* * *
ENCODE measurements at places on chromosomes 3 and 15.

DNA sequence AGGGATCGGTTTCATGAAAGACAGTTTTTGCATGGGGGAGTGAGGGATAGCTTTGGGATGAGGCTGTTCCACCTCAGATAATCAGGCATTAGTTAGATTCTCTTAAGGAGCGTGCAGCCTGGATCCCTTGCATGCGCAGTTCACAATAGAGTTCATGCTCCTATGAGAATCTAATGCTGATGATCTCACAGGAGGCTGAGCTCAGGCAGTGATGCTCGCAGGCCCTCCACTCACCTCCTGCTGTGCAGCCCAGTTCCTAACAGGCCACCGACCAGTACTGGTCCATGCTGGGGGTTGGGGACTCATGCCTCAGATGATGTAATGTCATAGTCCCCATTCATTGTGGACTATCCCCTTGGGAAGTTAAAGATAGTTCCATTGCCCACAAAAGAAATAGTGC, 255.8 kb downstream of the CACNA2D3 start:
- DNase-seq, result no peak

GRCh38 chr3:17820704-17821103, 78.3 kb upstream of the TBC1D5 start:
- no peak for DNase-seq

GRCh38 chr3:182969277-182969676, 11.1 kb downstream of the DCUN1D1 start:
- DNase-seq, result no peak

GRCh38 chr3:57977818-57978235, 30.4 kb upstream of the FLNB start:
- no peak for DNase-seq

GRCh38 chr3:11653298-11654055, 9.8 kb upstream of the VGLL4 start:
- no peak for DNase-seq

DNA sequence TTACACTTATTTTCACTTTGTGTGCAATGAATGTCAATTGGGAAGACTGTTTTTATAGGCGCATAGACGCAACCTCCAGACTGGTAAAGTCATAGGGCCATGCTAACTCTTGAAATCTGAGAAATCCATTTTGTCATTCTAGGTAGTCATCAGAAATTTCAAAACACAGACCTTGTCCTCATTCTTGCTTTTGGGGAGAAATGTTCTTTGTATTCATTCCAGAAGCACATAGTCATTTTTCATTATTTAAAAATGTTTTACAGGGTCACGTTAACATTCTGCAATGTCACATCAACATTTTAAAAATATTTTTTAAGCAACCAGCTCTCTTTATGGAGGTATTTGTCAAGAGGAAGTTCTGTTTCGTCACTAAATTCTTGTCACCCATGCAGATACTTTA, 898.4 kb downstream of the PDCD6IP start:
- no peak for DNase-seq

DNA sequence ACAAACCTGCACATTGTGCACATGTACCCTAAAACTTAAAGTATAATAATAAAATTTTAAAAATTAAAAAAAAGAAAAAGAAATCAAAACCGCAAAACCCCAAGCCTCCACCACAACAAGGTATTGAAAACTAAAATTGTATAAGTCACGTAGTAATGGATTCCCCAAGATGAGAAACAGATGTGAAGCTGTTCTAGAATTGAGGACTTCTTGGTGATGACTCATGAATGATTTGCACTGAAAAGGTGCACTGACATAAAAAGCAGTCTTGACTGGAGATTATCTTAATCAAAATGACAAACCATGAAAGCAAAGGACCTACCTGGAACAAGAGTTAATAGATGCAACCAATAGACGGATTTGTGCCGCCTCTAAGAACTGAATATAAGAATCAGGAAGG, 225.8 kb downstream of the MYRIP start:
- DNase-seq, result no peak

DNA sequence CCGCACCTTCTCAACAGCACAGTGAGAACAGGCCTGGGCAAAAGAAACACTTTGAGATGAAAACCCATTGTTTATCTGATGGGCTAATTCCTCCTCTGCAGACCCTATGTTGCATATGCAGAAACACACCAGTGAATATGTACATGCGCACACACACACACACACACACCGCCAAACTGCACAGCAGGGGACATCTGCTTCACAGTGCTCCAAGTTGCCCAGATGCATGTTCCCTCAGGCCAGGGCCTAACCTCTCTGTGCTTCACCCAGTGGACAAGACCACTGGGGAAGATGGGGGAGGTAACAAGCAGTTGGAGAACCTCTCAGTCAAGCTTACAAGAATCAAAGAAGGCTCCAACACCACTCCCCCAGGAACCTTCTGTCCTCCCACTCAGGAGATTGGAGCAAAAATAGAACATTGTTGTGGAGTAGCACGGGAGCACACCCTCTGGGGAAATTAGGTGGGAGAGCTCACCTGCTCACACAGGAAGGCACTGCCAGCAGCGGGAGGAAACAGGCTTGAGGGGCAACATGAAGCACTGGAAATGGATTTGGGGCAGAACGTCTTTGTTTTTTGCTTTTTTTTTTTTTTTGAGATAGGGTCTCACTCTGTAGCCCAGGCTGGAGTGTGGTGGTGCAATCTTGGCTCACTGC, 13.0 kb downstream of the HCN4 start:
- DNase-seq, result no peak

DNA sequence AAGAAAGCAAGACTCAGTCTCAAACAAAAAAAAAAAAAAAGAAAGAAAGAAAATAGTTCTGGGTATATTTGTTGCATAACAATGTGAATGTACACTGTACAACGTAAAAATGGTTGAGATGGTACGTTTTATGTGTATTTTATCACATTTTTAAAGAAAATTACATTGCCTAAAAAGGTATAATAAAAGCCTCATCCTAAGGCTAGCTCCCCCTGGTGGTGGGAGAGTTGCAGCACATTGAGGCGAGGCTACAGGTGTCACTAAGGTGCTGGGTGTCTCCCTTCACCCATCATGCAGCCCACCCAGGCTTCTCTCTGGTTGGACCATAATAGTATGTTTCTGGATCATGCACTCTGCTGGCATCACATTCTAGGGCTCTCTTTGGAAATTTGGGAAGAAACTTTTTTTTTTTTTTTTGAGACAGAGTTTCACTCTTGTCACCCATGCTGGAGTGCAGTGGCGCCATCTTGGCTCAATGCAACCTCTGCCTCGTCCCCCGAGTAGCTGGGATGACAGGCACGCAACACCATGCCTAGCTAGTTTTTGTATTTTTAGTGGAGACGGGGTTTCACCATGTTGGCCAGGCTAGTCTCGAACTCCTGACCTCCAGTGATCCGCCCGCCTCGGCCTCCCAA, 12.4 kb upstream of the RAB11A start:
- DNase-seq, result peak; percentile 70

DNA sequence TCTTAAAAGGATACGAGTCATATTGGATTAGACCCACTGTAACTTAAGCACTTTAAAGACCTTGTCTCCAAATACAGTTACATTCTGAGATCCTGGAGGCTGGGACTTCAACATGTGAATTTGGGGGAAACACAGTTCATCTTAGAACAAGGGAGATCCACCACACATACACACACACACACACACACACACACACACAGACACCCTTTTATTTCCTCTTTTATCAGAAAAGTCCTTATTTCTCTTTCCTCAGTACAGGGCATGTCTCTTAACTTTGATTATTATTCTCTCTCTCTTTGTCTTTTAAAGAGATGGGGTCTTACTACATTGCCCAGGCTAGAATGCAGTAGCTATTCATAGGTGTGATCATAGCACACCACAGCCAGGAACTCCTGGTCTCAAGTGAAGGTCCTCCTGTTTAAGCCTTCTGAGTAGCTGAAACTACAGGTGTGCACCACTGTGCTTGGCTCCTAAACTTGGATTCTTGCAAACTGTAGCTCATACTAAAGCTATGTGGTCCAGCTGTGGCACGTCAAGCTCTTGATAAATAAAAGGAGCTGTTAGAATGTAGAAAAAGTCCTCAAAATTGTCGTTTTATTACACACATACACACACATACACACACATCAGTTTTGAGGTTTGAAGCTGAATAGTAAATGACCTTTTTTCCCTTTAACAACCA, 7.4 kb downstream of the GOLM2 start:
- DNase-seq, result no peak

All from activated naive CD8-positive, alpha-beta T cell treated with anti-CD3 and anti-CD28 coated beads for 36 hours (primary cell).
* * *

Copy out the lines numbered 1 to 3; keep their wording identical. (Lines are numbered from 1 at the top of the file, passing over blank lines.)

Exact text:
ENCODE measurements at places on chromosomes 3 and 15.

DNA sequence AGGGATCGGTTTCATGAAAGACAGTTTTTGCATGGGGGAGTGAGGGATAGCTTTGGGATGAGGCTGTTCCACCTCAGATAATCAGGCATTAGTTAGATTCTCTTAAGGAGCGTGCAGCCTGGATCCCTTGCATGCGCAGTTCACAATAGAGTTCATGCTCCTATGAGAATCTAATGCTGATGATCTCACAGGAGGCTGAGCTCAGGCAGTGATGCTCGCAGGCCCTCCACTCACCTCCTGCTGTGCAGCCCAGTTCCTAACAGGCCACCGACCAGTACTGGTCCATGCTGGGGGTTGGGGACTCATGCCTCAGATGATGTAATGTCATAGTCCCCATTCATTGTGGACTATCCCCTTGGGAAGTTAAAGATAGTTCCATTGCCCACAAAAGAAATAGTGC, 255.8 kb downstream of the CACNA2D3 start:
- DNase-seq, result no peak